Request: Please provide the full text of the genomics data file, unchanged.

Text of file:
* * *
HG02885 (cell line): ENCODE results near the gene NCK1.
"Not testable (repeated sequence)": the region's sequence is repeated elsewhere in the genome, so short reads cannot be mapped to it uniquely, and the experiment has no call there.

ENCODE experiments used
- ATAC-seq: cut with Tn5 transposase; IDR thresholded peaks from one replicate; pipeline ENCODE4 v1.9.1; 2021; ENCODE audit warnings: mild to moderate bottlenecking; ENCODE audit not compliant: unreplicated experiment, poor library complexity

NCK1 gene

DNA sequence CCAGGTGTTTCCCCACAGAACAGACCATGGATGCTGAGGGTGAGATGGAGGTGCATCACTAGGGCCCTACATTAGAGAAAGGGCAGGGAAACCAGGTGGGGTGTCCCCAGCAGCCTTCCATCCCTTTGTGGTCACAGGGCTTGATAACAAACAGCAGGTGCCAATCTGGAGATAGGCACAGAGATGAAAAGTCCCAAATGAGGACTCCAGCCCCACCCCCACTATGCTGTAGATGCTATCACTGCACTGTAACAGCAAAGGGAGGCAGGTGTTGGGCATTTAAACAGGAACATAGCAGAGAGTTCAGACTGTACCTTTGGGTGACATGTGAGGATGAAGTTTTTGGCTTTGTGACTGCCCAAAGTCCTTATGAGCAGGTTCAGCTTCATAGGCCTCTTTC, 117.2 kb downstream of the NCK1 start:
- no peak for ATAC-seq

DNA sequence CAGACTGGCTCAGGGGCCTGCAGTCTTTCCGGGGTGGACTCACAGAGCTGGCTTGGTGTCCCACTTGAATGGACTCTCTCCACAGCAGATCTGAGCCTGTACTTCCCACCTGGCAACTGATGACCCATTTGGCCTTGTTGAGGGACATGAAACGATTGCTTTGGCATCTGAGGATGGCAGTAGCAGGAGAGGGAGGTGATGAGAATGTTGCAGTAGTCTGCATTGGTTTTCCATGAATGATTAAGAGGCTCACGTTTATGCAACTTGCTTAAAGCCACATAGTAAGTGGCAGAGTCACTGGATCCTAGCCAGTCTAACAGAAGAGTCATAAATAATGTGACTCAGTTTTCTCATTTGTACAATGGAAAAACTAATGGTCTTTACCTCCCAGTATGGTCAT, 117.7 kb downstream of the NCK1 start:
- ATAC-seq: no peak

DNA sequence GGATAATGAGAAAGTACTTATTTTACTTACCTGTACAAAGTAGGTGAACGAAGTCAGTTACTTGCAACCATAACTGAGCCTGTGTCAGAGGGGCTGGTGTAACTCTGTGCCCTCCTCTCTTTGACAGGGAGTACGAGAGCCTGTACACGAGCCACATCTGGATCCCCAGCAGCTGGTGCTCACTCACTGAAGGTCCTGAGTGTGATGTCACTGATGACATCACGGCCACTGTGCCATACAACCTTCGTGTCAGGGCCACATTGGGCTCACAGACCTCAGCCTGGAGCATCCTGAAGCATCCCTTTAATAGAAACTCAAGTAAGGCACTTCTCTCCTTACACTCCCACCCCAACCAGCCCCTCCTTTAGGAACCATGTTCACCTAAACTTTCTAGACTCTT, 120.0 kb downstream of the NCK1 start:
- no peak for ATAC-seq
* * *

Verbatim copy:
HG02885 (cell line): ENCODE results near the gene NCK1.
"Not testable (repeated sequence)": the region's sequence is repeated elsewhere in the genome, so short reads cannot be mapped to it uniquely, and the experiment has no call there.

ENCODE experiments used
- ATAC-seq: cut with Tn5 transposase; IDR thresholded peaks from one replicate; pipeline ENCODE4 v1.9.1; 2021; ENCODE audit warnings: mild to moderate bottlenecking; ENCODE audit not compliant: unreplicated experiment, poor library complexity

NCK1 gene

DNA sequence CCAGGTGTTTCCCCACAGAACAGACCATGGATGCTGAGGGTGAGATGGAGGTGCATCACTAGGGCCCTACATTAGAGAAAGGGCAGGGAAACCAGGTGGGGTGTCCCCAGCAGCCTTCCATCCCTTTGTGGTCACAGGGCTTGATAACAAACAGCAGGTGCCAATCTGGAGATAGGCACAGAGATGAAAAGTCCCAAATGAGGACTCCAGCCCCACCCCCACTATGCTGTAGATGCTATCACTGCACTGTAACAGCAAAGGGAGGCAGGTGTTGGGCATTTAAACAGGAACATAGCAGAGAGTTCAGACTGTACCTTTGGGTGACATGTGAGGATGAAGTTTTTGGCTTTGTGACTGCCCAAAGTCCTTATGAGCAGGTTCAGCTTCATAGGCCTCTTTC, 117.2 kb downstream of the NCK1 start:
- no peak for ATAC-seq

DNA sequence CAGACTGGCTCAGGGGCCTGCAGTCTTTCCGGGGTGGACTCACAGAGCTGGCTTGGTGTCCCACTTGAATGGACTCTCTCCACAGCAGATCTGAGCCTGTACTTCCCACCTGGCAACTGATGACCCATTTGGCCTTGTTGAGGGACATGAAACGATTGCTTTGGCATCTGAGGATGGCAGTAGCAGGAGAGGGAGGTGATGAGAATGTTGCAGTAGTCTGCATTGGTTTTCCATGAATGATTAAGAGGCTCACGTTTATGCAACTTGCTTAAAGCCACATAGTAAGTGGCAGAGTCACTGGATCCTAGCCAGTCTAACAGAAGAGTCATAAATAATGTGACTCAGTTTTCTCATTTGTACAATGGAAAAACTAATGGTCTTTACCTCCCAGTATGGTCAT, 117.7 kb downstream of the NCK1 start:
- ATAC-seq: no peak

DNA sequence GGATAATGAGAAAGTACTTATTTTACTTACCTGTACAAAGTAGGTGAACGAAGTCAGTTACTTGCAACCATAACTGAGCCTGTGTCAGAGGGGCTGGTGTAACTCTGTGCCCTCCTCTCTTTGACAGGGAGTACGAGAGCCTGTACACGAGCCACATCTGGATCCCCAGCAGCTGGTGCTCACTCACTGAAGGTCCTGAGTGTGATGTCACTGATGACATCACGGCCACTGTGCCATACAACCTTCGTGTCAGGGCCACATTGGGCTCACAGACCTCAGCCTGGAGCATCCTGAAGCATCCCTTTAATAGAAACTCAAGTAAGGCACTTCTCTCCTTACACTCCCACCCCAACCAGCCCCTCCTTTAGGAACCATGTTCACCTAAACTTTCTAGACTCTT, 120.0 kb downstream of the NCK1 start:
- no peak for ATAC-seq